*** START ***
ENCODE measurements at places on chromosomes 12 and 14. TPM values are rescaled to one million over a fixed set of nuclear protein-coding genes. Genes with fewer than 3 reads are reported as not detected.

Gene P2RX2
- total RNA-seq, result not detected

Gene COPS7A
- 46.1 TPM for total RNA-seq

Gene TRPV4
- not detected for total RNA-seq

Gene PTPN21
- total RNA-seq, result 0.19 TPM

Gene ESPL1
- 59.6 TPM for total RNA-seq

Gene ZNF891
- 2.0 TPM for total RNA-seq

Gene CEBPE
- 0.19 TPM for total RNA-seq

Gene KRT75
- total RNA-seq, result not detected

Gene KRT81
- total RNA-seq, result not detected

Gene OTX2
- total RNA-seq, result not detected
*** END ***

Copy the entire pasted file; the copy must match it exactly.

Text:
ENCODE measurements at places on chromosomes 12 and 14. TPM values are rescaled to one million over a fixed set of nuclear protein-coding genes. Genes with fewer than 3 reads are reported as not detected.

Gene P2RX2
- total RNA-seq, result not detected

Gene COPS7A
- 46.1 TPM for total RNA-seq

Gene TRPV4
- not detected for total RNA-seq

Gene PTPN21
- total RNA-seq, result 0.19 TPM

Gene ESPL1
- 59.6 TPM for total RNA-seq

Gene ZNF891
- 2.0 TPM for total RNA-seq

Gene CEBPE
- 0.19 TPM for total RNA-seq

Gene KRT75
- total RNA-seq, result not detected

Gene KRT81
- total RNA-seq, result not detected

Gene OTX2
- total RNA-seq, result not detected